You will be given a date for a panel meeting and told where it will be held.  If you are under 16, your parent or guardian must attend the meeting as well.  The court may order that they attend, even if you are over the age of 16.  As well as your parents or guardians, you are allowed to bring someone else who is aged 18 or over with you to the panel meeting, such as another family member or your teacher or social worker.  You must inform the Youth Offending Service if you want anyone to attend so that arrangements can be made.

What will a Youth Offender Panel do?

The panel meeting will be much less formal than a court, but you are still expected to treat everyone with respect.

The Panel will consist of the two community members and a Youth Offending Services officer.  The victims of your offence may also be present.  The Youth Offending Services officer will talk to you about this when they visit you at home.

If the victim attends the panel meeting, there will be an opportunity for them to say how they feel about the offence and what they would like to happen as a result.  If the victim chooses not to attend their views will be reported to the panel.  You and your parents (or supporter) will also be asked about what happened and how you feel about it.

The panel will listen to what you and others have to say, and then agree with you what you should do. Together you will agree an action plan, “the contract”, that will involve making good some of the harm done to the victim and will include activities to help prevent you from offending again.  It could include:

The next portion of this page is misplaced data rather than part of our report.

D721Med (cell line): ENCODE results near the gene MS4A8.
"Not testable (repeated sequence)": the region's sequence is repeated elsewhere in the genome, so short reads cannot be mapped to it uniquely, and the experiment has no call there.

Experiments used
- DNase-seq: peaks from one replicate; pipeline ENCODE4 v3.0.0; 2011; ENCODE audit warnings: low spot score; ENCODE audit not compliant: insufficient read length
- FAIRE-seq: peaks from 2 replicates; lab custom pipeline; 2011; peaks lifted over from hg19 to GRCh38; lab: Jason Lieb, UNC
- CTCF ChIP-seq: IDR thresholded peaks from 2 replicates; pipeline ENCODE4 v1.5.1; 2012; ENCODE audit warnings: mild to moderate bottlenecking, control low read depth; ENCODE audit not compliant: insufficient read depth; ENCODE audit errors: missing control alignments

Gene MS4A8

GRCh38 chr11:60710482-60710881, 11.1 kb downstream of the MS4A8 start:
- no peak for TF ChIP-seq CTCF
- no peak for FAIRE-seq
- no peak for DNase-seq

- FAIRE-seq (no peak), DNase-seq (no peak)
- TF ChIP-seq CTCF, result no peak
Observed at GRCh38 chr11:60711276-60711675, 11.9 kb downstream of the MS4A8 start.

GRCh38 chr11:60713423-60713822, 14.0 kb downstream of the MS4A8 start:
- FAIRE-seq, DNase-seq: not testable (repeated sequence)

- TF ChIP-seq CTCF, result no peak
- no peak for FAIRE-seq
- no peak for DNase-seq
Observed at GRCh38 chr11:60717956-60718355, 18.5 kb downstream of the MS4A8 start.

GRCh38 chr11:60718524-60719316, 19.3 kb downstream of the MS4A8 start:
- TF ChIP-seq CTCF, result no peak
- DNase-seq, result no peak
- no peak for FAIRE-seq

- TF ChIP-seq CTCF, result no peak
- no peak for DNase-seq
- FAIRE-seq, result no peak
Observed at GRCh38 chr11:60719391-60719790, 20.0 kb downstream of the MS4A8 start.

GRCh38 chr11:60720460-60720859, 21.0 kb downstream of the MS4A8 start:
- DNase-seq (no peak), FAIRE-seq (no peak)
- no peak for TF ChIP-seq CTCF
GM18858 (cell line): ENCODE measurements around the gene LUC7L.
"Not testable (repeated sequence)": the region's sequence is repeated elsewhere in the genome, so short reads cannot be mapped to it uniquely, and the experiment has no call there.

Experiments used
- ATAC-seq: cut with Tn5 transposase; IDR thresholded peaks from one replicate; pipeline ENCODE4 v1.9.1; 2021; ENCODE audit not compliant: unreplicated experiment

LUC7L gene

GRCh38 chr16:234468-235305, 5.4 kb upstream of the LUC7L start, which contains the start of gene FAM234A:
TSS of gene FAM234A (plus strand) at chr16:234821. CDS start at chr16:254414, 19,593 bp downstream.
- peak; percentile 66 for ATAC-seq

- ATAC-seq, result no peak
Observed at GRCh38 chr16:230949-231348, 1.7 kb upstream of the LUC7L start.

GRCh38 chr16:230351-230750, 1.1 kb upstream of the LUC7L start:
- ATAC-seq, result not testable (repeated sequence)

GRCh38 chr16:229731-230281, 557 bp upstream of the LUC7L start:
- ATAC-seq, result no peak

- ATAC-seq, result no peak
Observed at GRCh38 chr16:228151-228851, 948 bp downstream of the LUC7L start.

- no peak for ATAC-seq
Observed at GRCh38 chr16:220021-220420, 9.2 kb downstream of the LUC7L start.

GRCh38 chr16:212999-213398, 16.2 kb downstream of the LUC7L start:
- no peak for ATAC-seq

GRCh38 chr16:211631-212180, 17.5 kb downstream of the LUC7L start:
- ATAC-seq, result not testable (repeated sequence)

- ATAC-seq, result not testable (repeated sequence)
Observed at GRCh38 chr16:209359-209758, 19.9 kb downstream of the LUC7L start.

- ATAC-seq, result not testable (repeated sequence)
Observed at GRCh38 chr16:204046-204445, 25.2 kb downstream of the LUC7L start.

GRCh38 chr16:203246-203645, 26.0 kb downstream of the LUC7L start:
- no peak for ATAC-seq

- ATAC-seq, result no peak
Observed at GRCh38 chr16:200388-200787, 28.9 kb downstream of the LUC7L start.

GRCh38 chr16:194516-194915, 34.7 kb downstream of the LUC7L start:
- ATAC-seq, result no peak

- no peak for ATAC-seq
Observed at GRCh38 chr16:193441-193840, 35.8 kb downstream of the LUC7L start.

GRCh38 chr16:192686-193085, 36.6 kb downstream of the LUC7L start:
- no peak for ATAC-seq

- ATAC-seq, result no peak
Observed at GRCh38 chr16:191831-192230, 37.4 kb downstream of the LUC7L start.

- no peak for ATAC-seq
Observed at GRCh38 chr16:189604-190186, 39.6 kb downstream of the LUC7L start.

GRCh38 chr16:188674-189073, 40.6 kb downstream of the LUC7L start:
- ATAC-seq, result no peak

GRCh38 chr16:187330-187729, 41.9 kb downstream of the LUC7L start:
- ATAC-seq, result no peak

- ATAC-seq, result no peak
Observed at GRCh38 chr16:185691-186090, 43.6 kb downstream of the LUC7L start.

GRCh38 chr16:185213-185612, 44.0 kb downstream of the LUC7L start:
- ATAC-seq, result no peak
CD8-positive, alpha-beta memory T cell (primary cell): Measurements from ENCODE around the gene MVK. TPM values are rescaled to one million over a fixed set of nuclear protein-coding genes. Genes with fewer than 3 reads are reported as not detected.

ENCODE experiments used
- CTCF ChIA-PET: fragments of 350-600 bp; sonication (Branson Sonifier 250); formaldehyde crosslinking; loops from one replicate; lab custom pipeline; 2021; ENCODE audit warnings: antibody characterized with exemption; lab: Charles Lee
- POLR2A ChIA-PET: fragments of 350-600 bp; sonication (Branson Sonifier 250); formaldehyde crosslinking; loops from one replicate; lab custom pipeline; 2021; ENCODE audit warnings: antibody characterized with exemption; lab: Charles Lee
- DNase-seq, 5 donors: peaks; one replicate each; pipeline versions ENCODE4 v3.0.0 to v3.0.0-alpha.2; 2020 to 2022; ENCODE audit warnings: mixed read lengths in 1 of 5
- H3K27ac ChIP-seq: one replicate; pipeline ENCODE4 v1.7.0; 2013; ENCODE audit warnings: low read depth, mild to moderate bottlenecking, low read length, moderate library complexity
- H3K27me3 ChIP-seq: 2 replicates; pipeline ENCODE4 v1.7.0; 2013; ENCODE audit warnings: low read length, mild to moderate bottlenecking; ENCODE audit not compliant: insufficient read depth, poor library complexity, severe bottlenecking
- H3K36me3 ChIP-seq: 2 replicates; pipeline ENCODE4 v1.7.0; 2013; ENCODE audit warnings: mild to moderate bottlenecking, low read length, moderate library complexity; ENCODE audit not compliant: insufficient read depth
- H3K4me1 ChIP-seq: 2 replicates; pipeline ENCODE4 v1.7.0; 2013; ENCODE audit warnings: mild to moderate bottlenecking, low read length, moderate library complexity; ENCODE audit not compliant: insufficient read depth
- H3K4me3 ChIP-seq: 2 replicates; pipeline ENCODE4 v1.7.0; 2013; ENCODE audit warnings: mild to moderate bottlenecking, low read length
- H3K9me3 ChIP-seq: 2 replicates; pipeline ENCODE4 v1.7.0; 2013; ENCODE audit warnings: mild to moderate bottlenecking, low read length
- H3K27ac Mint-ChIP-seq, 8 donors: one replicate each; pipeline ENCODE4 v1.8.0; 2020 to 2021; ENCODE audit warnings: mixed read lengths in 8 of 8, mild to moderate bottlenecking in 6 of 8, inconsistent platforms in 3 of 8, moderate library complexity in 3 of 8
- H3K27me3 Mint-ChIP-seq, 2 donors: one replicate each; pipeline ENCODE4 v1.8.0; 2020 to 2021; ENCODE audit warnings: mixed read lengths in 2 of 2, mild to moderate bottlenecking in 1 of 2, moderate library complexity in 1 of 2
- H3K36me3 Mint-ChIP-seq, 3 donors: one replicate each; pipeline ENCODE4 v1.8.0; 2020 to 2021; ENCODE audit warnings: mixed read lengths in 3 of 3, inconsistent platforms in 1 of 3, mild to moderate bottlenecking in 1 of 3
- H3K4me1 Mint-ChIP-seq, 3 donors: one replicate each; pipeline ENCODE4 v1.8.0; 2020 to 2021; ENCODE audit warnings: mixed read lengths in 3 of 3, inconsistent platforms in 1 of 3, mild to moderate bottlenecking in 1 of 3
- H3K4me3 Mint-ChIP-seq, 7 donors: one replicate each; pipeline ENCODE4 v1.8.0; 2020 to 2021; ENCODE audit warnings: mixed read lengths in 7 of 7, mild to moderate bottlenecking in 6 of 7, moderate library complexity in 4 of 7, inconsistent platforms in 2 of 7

• Writing a letter of explanation
  • Carrying out some practical work for the victim or the local community, to help put right some of the harm done. This is called reparation
  • A special programme of support to help you stop offending. It might deal with difficulties you may have (such as not getting the most out of school, or drug or alcohol misuse).

What will happen during the contract?

When you have agreed a contract of activity with the panel, you will be expected to complete it during the length of your Order. The Youth Offending Services, together with your parents and supporters will help you successfully complete the contract.

During your contract an officer of the Youth Offending Service will visit you regularly.  The number of visits per month will depend on the level of intervention you need.  You must not be drunk or under the influence of drugs when you meet with this officer, or when you attend your reparation activities.

If you fail to keep appointments, or fail to attend Panel meetings, you will be referred back to the Magistrates’ Court to be re-sentenced.

Every three months you will be asked to attend another panel meeting to review your progress.

What will happen if I complete the contract?

Successful completion of a contract means that you will not have a criminal record.  If the contract is not completed, the youth offender panel can refer you back to the court for another sentence.  This means that you will have a criminal conviction on your record.

If you have any questions on this process, or if you wish to make a complaint at any time, please ring the Youth Offending Service  on 01495 768300.